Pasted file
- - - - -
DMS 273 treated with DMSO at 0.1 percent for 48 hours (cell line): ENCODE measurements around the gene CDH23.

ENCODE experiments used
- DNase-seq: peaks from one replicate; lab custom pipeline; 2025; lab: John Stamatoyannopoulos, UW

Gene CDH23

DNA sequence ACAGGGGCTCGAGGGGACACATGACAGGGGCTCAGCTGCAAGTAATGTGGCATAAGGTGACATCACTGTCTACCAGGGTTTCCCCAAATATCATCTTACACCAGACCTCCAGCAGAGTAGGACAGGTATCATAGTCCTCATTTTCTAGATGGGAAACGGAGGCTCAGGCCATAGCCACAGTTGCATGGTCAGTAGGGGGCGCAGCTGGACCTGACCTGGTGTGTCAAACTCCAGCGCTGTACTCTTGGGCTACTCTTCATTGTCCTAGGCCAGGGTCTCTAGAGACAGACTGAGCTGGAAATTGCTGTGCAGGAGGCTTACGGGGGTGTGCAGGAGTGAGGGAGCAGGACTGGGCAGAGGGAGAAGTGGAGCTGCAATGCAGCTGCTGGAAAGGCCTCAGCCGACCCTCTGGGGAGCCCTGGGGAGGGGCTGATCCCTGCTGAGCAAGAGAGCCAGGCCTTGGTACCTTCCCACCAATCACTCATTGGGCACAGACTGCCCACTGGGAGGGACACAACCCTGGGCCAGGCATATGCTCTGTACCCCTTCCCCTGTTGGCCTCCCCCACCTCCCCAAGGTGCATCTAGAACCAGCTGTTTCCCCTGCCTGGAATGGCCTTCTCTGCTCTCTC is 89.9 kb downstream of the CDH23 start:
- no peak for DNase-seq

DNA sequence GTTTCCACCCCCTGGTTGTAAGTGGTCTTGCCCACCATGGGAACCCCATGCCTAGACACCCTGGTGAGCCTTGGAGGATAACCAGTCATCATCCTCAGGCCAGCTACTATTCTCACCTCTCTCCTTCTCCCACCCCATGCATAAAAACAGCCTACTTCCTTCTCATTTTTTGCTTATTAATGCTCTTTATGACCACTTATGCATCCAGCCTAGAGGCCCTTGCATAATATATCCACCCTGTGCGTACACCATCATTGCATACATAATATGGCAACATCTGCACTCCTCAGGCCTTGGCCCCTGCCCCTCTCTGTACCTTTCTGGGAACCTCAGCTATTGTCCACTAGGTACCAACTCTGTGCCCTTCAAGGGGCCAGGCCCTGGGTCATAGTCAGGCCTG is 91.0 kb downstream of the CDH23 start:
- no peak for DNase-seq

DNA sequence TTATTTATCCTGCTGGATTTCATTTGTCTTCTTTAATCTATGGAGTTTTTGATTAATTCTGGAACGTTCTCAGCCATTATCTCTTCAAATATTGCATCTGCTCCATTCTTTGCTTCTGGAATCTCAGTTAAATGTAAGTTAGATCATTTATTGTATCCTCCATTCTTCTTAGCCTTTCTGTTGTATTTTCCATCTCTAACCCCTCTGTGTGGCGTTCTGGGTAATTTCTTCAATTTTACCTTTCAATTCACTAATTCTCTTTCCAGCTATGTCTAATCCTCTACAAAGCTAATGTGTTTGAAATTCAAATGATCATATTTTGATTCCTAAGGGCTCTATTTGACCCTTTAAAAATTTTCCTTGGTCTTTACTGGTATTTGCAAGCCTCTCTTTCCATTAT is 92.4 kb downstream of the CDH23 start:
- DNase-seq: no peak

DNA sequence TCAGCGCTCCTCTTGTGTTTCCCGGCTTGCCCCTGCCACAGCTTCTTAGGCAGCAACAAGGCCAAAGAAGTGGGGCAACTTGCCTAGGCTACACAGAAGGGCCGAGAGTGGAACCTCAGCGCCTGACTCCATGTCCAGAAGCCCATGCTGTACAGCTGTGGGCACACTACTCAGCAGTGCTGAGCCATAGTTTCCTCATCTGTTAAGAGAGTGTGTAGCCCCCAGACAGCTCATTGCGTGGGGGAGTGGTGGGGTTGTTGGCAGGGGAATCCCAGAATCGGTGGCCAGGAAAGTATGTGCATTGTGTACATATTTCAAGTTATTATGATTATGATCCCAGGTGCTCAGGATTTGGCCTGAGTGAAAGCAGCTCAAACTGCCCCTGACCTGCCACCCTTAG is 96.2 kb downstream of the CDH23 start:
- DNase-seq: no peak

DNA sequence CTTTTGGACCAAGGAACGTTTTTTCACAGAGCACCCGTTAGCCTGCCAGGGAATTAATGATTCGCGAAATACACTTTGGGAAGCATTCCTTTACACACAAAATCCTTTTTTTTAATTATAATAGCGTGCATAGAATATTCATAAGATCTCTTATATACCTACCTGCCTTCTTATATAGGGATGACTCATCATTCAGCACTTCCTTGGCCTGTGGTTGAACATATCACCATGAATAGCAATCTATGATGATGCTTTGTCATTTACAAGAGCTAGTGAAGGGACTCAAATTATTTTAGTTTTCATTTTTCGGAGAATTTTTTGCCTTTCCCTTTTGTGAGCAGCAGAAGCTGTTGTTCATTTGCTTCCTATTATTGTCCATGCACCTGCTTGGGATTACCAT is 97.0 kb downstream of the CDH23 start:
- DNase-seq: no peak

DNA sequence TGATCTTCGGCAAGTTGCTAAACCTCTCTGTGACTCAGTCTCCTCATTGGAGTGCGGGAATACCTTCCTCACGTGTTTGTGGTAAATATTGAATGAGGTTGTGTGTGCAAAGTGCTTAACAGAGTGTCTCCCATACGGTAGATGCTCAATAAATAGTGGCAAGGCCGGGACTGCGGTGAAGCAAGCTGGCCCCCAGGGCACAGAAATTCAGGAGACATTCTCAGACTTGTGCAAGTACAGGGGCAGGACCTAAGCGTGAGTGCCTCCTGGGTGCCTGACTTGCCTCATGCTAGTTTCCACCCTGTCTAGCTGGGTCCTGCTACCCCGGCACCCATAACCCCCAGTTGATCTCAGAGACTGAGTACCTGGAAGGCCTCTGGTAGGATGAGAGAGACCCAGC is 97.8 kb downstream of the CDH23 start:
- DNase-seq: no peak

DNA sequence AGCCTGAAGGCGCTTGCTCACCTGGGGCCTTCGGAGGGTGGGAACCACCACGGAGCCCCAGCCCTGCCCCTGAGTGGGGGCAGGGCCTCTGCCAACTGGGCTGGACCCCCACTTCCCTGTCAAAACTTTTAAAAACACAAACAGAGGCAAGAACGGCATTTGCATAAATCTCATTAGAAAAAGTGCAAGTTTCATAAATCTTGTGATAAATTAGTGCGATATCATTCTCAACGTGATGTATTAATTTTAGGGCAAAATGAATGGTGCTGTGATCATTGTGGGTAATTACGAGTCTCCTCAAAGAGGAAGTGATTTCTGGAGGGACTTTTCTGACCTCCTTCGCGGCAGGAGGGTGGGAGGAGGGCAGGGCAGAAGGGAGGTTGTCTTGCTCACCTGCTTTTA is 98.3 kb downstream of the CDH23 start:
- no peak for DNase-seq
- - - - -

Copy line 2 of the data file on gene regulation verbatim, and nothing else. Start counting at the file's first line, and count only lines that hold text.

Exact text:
ENCODE experiments used